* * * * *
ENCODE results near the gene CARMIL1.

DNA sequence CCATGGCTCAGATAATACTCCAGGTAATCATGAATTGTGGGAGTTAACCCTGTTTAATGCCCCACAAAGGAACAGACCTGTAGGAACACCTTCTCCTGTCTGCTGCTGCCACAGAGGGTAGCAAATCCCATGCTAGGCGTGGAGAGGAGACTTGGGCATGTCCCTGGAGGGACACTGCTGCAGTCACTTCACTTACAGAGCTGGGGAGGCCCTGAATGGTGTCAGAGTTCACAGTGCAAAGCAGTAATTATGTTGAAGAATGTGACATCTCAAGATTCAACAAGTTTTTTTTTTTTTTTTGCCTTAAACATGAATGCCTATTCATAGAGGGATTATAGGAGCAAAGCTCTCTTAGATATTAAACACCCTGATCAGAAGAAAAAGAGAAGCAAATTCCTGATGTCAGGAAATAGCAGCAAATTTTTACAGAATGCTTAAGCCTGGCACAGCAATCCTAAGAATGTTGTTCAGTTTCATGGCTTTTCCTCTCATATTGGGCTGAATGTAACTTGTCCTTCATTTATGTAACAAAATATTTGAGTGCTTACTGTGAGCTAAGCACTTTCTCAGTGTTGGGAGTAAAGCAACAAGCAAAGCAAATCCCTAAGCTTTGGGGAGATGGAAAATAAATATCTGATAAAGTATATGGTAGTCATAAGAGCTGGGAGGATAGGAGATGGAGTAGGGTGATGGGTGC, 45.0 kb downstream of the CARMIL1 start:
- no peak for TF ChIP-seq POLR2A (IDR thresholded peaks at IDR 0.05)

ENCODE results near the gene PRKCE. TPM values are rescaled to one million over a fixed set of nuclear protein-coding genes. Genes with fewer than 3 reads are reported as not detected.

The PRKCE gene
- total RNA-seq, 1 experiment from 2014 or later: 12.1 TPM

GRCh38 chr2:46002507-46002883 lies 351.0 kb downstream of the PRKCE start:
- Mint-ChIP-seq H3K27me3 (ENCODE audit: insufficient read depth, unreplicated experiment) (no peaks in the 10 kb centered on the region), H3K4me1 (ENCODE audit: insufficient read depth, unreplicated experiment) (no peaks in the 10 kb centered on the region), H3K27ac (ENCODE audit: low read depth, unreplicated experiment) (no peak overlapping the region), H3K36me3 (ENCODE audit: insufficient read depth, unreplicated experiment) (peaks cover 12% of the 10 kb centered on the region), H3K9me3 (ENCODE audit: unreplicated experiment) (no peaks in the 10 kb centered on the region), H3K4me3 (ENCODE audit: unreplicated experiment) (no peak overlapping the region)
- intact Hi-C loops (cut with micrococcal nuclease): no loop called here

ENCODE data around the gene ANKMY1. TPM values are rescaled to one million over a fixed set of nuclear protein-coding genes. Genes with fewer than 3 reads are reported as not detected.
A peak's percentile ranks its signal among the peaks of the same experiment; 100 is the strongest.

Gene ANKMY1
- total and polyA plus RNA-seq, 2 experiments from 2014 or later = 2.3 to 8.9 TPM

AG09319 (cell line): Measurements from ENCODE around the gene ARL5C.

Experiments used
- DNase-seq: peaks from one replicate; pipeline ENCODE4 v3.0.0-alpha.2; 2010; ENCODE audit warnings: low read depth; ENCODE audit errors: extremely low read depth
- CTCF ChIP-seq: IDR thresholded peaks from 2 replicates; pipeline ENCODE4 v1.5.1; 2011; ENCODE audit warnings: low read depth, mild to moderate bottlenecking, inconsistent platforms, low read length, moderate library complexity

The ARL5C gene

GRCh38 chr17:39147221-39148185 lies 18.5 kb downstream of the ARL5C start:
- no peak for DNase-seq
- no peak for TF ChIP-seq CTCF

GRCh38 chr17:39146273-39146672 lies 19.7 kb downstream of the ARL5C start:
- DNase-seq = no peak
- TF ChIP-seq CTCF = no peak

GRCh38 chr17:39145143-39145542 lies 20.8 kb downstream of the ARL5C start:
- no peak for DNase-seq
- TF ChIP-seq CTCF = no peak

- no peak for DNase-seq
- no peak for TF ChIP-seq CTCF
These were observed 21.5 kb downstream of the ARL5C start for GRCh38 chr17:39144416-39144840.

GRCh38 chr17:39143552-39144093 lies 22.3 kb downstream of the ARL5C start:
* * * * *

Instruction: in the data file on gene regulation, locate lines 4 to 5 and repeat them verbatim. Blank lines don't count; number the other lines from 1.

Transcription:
ENCODE results near the gene PRKCE. TPM values are rescaled to one million over a fixed set of nuclear protein-coding genes. Genes with fewer than 3 reads are reported as not detected.

The PRKCE gene